The UK confirmed that it will reject any extension to the transition period.
The EU’s Chief Negotiator Michel Barnier stressed that as a result of this decision, there will be a lot of work to be done between now and June 30.
He highlighted that there are eight months left to complete three areas of work simultaneously: 1) ensuring the Withdrawal Agreement is properly implemented; 2) preparation for the negative economic consequences that will come at the end of the transition period; 3) negotiate a future partnership.
This round of negotiations enabled identification of areas where the EU and UK are getting closer to agreements on a technical level.
However, Mr Barnier said that progress in four areas has been particularly disappointing: 1) the level playing field; 2) overall governance of the future partnership; 3) police and judicial cooperation in criminal matters; 4) fisheries.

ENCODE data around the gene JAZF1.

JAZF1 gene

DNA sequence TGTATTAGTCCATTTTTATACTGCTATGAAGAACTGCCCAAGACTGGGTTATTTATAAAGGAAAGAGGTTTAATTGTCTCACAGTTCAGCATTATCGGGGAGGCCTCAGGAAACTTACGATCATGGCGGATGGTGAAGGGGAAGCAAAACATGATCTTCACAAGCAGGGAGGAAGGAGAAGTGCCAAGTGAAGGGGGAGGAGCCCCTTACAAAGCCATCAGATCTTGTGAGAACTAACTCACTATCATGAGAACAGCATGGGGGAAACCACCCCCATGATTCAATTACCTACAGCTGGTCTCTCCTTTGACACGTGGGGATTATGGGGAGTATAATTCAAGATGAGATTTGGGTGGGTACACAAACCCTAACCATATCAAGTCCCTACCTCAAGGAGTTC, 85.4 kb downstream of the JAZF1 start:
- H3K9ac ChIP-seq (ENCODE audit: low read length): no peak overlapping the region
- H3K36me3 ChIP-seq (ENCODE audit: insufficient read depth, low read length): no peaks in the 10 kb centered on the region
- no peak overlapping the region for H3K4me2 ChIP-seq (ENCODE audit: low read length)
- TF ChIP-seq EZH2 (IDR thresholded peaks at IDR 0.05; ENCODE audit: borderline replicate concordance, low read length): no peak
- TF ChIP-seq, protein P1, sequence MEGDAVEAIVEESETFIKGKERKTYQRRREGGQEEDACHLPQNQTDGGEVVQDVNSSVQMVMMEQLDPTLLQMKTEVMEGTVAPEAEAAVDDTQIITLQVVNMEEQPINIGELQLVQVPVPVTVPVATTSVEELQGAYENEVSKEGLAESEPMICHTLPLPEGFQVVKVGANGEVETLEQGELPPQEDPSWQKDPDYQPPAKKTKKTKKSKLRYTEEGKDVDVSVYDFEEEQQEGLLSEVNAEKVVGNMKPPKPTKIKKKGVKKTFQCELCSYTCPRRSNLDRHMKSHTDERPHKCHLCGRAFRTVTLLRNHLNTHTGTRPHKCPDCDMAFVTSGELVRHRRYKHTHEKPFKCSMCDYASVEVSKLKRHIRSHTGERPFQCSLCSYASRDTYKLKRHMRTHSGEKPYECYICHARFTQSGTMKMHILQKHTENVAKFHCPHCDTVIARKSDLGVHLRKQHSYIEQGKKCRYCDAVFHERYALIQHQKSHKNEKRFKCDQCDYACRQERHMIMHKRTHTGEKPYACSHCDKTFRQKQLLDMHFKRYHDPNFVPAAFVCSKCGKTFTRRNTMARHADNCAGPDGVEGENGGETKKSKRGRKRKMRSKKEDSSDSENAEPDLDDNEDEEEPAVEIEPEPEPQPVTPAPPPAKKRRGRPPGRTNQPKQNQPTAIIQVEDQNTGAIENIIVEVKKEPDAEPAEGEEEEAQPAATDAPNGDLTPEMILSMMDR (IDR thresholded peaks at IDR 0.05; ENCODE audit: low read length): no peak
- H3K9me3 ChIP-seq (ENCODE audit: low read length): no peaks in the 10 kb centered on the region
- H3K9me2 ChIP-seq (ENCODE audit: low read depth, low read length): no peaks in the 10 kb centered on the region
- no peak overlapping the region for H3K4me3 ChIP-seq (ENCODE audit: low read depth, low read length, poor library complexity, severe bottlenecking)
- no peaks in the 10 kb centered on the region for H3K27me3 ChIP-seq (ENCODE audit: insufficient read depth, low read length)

Michel Barnier finished by saying that the current health, social and economic crisis upon us currently takes our responsibilities as European and UK citizens further to work and build a sustainable partnership.
The next round of negotiations is due to take place the week commencing 11 May.
Dutch government announces support for the horticulture sector
Following a relaxation of State Aid Rules, on 15 April the Dutch Minister for Agriculture announced a €600m support package for the Netherland’s horticulture and ornamental sectors.
In practice the fund is expected to provide compensation for 70 percent of a business’s loss in turnover (up to a maximum amount) with the other 30 percent of losses being borne by the business itself.
Further details of the scheme and how it will work is expected to be announced later this week before being sent to the European Commission for approval based on Art 107(2)(b) TFEU.
Alongside this, a €50m aid package was also announced to provide compensation for chipping-potato growers.
These growers will be compensated for the amount of potatoes they still have in storage.
The fee is determined on the basis of the one million tons of potatoes, which can no longer be processed into chips this season.
The fee is expected to amount to up to 40 percent of the average market value of the chips from September 2019 to February 2020.